George: Let me ask you something; what do you do for a living?Newman: I'm a United States Postal worker.George: Aren't those the guys that always go crazy and come back with a gun and shoot everybody?Newman: ...Sometimes.Seinfeld: Why is that?Newman: Because the mail never stops. It just keeps coming and coming and coming. There's never a letup, it's relentless. Everyday it piles up more and more, but the more you get out, the more it keeps coming. And then the bar code reader breaks. And then it's Publisher's Clearinghouse day...
- Another episode mentions how Newman recently picked up David Berkowitz's old postal route - he'd never seen so many dogs on one route before.
- Parodied in the MA Dtv sketch "Postal Workers Gone Postal". Two postal workers decide to have their murderous rampage on the same day, but of course they don't want to share. They argue about who gets to go on a killing spree, which has the more traumatic past, and which person each of them gets to kill. Then a third guy who was planning the same thing walks in. When a fourth guy walks in, they ask him why he hates being a postman, but he turns out to be a robber. They use their guns to arrest him and are hailed as heroes, and the government makes firearms mandatory for all postal workers.
- The song "The Night Santa Went Crazy", by "Weird Al" Yankovic, pretty much epitomizes this trope with a lovable childhood character.
- Dead Rising 2 featured Carl Schliff, a proud member of the United States Post Service. Before the zombie apocalypse, he had a perfect record at his job. Once he learns who Chuck is, he goes into a homicidal rage, and starts throwing around bombs and firing a shotgun at him.
"Neither rain nor sleet nor hail, NOR ZOMBIES are going to keep me from my appointed rounds!" - Carl Schliff
- In Off The Record, he tries to kill Frank because he thinks Frank committed mail fraud.
- The videogame titled Postal, and its sequel. It's basically The Sims meets Grand Theft Auto. Or to be more precise, Anal Cunt in video game form.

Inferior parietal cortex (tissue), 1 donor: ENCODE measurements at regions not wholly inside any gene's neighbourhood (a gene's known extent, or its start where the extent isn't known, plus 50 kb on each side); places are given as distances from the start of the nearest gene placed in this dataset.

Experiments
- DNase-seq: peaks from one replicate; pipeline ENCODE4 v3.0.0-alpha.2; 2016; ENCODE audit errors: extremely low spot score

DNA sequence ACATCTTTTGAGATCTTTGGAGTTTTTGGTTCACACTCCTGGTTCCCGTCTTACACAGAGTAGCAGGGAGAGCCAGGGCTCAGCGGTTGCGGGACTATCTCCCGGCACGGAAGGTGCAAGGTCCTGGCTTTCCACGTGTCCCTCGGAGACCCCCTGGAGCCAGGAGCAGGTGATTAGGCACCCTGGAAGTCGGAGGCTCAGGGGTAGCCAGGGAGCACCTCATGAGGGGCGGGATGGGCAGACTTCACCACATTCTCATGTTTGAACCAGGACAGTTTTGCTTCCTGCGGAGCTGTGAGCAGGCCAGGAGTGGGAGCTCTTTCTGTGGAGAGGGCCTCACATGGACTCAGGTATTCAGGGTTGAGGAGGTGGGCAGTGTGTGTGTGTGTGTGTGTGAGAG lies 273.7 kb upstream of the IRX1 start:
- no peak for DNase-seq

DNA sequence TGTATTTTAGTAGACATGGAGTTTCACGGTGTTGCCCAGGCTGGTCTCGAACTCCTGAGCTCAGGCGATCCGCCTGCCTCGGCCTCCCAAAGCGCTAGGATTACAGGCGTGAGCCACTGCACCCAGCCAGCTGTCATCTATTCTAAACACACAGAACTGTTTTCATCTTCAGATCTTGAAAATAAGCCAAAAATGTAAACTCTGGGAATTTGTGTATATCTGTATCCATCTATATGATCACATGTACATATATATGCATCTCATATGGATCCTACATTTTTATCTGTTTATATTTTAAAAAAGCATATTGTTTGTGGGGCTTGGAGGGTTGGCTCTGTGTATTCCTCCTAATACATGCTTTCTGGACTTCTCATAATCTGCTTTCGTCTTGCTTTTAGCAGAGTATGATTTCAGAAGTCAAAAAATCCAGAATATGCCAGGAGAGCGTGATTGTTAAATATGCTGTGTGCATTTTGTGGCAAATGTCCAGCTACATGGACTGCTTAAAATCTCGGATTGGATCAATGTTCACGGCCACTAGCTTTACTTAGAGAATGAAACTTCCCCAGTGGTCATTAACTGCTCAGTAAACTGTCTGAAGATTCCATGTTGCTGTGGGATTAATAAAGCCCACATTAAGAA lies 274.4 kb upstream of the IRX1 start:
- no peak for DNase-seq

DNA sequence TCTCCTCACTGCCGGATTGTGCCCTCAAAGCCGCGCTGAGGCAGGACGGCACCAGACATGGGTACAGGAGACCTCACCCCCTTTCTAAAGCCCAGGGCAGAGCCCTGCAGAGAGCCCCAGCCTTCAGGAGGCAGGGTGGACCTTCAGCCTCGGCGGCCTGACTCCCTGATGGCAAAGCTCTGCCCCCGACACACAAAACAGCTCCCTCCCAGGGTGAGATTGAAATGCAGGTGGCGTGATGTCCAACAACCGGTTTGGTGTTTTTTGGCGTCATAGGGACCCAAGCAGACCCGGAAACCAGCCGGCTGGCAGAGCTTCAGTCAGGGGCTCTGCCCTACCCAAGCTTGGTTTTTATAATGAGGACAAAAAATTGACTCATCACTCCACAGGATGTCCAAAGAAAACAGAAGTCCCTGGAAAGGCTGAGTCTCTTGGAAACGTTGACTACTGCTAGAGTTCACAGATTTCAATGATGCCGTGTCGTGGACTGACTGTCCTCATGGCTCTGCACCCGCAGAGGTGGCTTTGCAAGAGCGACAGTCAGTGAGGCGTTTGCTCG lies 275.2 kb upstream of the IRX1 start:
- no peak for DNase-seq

- Boyd Cooper from Psychonauts both parodies and plays the trope straight, being a man who burns down the department store of his former security-guard job with molotov cocktails made out of milk bottles. His mental condition is only cured when he burns down the mental institution for which he worked as a guard.
- In Afterlife, one of the Ironic Hell punishments for Wrath is "The Post Office Game", which makes the damned do postal service in Hell, forcing them to put up with wrong addresses, weird smells, and the occasional explosion. This punishment also puts some damned with packages on endless lines, where the attendants close for lunch every time they can attend someone. Conveniently-placed rifles are found on both sides of the punishment.
- Destroyman from No More Heroes was a post office work for his civilian disguise, fittingly enough he's also by far the single most deranged assassin in the game (and possibly the series).
- Essentially, the whole plot of Fallout: New Vegas is effectively because The Courier had a really bad day at work.
- The Chronicles of Taras Gives a kind of this (The trigger being a malfunctioning Slurpee Machine) as the reason why Taras Jacobs went on a rampage and killed an entire SWAT Team before permanently disabling the negotiations officer and carving the word 'LIAR' into his chest after he tried to set her up for capture.
- Discussed in TV Trash's review of Olive the Other Reindeer. Rowdy says that he deplores the trope because he's had nothing but positive experiences with the US Postal Service, and most postal workers that he knows are nothing at all like the trope.
- Rocko's Modern Life has a postman revealing he was laid off and feeling disgruntled. The other passengers quickly vacate the car... only for him to swing around as he wanted space.
- An episode of "Justice Friends" briefly features a Joker-like villain named Disgruntled Postman, who robs a post office to steal a single postage stamp to mail a bomb to the US President.
- Referenced in a 1999 episode of The Simpsons while on a field trip to a post office, Nelson asks a worker if they go on a shooting rampage. He replies those days are over. Skinner chimes he's glad he works in a school (which loses taste as a trend of students going ballistic in schools and aired just months before the Columbine Incident).
- A quick joke in "Homer Loves Flanders" when Ned dreams of shooting bystanders from a bell tower, a postal worker retaliates.
- An offhanded joke in The Critic, Jay accidentally slips money under the door of a postal worker, who is happy that he can now go purchase that Uzi.